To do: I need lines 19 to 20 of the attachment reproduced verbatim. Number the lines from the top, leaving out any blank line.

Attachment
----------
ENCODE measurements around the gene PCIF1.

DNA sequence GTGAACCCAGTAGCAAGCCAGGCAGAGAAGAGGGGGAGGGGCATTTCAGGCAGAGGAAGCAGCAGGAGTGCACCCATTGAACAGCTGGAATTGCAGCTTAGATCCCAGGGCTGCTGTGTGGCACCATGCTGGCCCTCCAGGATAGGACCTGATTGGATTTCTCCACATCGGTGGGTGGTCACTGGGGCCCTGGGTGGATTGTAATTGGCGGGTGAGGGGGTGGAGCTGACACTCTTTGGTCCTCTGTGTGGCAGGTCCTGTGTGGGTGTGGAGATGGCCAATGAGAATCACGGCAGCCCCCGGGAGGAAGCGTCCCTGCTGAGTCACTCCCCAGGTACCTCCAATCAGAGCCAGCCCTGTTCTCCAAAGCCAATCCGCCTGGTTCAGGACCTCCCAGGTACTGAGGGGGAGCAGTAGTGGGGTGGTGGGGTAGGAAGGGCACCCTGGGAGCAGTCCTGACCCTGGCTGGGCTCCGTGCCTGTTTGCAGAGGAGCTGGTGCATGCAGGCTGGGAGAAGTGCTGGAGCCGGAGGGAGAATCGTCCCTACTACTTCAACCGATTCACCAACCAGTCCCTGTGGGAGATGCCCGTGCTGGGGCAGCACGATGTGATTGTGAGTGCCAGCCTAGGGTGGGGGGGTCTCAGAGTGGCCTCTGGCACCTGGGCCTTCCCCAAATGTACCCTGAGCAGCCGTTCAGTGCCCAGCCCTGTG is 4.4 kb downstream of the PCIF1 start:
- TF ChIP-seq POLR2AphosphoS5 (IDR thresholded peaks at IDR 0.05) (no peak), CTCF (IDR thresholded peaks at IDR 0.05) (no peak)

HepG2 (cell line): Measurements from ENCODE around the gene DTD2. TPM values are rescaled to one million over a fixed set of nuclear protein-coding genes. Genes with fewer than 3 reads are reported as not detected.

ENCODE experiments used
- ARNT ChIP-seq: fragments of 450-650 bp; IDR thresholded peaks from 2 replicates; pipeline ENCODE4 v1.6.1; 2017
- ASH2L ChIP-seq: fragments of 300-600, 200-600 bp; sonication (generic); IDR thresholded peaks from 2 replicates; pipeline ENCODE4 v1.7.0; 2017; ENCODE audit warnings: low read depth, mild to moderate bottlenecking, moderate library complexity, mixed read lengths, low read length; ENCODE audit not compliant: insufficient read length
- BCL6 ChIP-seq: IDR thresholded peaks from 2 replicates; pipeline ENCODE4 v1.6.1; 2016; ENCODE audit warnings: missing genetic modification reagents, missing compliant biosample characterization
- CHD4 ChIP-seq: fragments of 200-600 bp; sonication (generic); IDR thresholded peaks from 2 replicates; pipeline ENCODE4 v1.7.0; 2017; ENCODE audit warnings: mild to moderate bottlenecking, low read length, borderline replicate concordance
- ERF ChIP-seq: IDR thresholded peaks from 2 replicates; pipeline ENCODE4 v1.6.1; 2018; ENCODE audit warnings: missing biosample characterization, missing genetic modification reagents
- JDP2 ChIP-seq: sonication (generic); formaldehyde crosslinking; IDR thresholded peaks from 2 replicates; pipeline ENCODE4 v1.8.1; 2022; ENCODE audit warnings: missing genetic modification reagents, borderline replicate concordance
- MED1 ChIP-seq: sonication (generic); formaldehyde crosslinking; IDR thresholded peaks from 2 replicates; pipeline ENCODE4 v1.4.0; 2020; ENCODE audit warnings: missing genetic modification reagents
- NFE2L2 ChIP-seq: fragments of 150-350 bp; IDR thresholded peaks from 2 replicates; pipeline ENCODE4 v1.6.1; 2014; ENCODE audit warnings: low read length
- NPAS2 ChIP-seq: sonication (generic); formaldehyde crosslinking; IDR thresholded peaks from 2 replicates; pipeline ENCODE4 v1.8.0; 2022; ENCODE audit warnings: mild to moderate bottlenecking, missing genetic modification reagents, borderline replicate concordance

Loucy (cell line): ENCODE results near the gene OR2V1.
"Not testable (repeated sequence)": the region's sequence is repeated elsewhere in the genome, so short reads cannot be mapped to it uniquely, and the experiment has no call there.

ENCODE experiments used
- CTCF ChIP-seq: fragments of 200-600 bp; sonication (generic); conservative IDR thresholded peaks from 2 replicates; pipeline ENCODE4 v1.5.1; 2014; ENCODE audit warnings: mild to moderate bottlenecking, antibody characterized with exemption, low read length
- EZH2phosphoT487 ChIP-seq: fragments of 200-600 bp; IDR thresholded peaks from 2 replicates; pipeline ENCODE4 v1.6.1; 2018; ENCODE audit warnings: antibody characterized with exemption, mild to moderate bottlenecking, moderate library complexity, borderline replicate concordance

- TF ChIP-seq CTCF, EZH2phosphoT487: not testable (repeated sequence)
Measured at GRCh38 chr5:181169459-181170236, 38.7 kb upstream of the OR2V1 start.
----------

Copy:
- EZH2phosphoT487 ChIP-seq: fragments of 200-600 bp; IDR thresholded peaks from 2 replicates; pipeline ENCODE4 v1.6.1; 2018; ENCODE audit warnings: antibody characterized with exemption, mild to moderate bottlenecking, moderate library complexity, borderline replicate concordance

- TF ChIP-seq CTCF, EZH2phosphoT487: not testable (repeated sequence)